Objectivity in science is lost by calibrating rulers in man-invented metres of man-invented distance, so allowing other man-invented concepts into science. Objectivity is recovered by calibrating rulers in nanoseconds of relative age, a natural property of perspective. Relative age is measured by two clocks. One clock, located at the zero end of a ruler is the observer’s clock and the other clock’s readings, at points along the ruler, are compared with the observer’s clock. One nanosecond of relative age is equal to 30 cm of distance. Discarding distance then reduces the vocabulary of science to words describing observations of relative age and time. All this is implicit in the famous observations of Ole Roemer in 1667. Roemer studied how the relative rate of two clocks, one on Earth and one on Jupiter, varies as Earth goes round the sun. Objective values of the diameter of Earth’s solar orbit (1000 seconds) and the relative speed of Earth and Jupiter can be obtained from Roemer’s data. There are no concepts of distance so rulers should be calibrated in units compatible with the diameter of Earth’s orbit being 1000 seconds. Discarding distance restores objectivity.
A 1000 metre athletics race becomes a 3333.3 nanosecond race, 3333.3 nanoseconds being the duration of the race at unit speed. A runner who takes 250 seconds has a relative speed of (3333.3/250)10-9, a number between 0 and 1.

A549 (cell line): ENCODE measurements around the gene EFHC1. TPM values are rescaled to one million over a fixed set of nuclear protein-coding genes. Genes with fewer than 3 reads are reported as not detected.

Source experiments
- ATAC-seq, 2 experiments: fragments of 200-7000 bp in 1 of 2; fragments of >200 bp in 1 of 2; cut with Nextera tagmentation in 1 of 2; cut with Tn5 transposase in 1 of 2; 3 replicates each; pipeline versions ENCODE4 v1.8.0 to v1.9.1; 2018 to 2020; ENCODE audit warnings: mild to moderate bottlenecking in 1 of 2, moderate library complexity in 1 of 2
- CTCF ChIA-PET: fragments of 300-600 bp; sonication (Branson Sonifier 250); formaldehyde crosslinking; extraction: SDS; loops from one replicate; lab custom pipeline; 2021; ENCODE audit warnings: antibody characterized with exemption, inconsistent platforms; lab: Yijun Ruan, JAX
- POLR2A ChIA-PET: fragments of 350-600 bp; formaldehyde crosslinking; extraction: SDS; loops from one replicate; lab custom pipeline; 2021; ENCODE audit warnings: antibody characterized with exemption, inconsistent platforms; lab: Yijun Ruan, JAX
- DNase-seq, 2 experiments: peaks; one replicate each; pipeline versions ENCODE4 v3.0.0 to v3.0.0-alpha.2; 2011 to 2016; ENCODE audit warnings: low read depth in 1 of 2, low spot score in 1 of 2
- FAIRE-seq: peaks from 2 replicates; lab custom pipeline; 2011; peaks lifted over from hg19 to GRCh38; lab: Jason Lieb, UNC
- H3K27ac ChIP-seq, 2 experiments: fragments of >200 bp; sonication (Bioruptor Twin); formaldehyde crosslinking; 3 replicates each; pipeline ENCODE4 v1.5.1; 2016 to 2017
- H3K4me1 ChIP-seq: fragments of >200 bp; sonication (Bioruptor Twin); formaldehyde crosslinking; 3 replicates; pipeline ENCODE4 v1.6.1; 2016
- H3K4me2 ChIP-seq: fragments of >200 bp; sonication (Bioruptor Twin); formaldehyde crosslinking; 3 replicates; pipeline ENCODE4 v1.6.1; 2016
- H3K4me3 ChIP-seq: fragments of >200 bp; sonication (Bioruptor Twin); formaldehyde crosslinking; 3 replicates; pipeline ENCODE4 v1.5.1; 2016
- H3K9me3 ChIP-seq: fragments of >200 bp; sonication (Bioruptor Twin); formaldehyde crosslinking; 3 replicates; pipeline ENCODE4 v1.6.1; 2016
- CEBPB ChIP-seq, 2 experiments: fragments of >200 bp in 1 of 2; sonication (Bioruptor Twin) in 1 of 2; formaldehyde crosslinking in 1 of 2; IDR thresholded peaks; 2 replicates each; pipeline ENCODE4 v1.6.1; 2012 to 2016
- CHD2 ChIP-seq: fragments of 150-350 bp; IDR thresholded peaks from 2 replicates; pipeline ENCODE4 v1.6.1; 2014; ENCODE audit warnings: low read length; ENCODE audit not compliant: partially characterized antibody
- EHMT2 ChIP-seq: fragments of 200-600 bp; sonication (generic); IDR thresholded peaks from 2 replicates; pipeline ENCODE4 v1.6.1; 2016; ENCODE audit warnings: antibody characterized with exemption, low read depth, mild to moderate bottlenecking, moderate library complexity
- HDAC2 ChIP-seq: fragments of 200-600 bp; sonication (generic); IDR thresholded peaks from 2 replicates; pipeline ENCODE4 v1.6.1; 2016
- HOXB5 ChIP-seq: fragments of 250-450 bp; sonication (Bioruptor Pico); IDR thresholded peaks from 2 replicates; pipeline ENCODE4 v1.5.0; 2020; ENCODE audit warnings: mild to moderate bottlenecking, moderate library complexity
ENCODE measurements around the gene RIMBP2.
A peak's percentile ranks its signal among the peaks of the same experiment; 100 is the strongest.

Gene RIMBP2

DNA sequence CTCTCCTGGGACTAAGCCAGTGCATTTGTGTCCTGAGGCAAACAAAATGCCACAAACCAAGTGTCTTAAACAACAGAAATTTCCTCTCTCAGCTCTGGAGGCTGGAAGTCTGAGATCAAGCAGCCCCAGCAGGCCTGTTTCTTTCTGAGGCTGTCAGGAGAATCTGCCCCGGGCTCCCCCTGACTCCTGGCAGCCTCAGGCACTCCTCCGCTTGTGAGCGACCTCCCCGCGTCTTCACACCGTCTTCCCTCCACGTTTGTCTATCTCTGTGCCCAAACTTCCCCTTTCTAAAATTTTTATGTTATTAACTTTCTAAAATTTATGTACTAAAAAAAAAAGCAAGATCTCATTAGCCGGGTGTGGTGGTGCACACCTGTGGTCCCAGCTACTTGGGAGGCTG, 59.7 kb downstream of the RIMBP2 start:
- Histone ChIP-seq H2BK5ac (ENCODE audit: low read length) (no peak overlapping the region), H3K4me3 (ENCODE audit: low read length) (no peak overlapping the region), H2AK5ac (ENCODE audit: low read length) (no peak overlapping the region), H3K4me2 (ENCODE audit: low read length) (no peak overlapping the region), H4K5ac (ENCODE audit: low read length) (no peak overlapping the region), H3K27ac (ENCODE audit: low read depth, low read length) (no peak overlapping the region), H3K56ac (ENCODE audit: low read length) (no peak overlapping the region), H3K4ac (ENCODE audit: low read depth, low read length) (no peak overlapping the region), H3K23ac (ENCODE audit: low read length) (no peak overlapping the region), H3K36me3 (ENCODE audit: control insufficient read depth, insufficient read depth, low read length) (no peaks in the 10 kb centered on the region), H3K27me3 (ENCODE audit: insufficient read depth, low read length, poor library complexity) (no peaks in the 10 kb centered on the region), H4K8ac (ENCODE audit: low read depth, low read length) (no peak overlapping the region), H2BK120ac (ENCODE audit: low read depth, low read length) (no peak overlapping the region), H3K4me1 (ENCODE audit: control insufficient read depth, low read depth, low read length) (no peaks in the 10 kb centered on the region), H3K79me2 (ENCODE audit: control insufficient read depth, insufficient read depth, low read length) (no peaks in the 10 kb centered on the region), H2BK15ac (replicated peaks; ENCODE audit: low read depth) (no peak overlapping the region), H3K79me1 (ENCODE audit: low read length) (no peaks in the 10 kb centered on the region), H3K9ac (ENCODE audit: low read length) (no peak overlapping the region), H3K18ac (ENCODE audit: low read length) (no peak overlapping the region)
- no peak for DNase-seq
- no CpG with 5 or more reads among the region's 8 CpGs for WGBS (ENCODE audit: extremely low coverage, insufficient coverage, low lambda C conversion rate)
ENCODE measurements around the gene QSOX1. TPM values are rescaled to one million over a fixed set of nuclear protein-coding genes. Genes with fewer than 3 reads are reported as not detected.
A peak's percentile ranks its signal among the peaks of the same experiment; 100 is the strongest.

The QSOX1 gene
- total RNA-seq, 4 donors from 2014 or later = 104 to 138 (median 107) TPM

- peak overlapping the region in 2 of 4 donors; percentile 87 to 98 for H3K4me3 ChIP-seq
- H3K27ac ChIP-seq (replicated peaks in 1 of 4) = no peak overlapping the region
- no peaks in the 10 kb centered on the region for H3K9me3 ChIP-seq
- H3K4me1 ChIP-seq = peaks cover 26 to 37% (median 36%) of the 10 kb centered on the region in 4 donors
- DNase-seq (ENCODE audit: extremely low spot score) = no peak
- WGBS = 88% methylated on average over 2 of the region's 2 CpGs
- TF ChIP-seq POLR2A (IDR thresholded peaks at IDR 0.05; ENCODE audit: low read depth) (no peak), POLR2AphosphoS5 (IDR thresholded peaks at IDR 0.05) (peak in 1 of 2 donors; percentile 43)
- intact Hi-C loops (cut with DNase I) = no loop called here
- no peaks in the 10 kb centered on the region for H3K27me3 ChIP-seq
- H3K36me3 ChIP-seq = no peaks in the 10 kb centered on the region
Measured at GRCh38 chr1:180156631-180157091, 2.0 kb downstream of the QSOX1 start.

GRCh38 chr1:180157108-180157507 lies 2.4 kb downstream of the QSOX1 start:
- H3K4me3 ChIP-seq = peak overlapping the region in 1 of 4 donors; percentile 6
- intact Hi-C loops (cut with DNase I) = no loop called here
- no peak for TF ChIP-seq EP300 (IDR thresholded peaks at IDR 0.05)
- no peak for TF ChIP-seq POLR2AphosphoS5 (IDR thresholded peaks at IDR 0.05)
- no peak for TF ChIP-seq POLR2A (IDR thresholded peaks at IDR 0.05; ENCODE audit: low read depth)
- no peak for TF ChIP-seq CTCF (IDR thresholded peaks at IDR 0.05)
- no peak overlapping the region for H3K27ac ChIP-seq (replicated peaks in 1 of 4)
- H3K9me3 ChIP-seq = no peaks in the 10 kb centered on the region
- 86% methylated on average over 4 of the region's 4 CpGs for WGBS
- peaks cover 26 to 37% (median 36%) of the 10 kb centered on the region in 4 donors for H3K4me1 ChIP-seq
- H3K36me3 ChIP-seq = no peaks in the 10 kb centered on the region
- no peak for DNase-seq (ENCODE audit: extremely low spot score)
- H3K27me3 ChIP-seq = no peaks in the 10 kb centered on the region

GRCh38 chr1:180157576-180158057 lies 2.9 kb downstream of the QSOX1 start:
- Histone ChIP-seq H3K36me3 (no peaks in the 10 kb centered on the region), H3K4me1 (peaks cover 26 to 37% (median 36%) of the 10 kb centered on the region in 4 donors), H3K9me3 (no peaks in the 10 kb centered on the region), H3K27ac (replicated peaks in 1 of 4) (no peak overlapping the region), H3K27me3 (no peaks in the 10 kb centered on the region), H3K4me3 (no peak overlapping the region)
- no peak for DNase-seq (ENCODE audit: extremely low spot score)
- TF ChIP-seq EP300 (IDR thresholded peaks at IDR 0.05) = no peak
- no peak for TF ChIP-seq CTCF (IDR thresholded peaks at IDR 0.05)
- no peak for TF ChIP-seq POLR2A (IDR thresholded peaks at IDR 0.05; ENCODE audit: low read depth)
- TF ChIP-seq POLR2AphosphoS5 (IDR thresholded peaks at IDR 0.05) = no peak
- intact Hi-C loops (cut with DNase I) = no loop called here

Earth and Jupiter have an average relative speed of 1000 seconds of relative age per six months, for half the year, and minus that for the other half.
A speed camera takes two photographs of a vehicle travelling over a ruler painted on the road. If the ruler is calibrated in metres it measures speed in metres per second. If it is calibrated in nanoseconds it measures the rate of change of the camera and vehicle’s relative age in nanoseconds of relative age, per second of time.
If maps based on triangulation measurements use a ruler calibrated in metres then the maps are calibrated in kilometres. If the ruler is calibrated in nanoseconds the maps are calibrated in microseconds.
In traditional science the rate at which a pendulum swings is proportional to w=(g/L)1/2 where g is measured in metres seconds-2 and L in metres. In objective science g is measured in seconds-1 and L in seconds.
As a number between 0 and 1, an objective relative speed can be identified with S=sin(a). A second number, C=cos(a) with C2=(1+S)(1-S), can then be defined and finally a third number, D, by D2=(1+S)/(1-S). From these one obtains the Doppler Shift equations, CD=(1+S) and C/D=(1-S). These describe how S can be measured with a spectrometer as well as with a clock. CD is the blue shift between a converging pair of objects and C/D the red shift between a diverging pair.
In 1905, Einstein made a theory from the objective equation, S3=(S1+S2)/(1+S1S2). This equation gives the relative speed of two vehicles whose speeds relative to a speed camera are S1 and S2. Einstein planned to introduce distance and time by replacing S by (v/c) but that only changes symbols. It does not change the property of perspective which is implicit in the equation.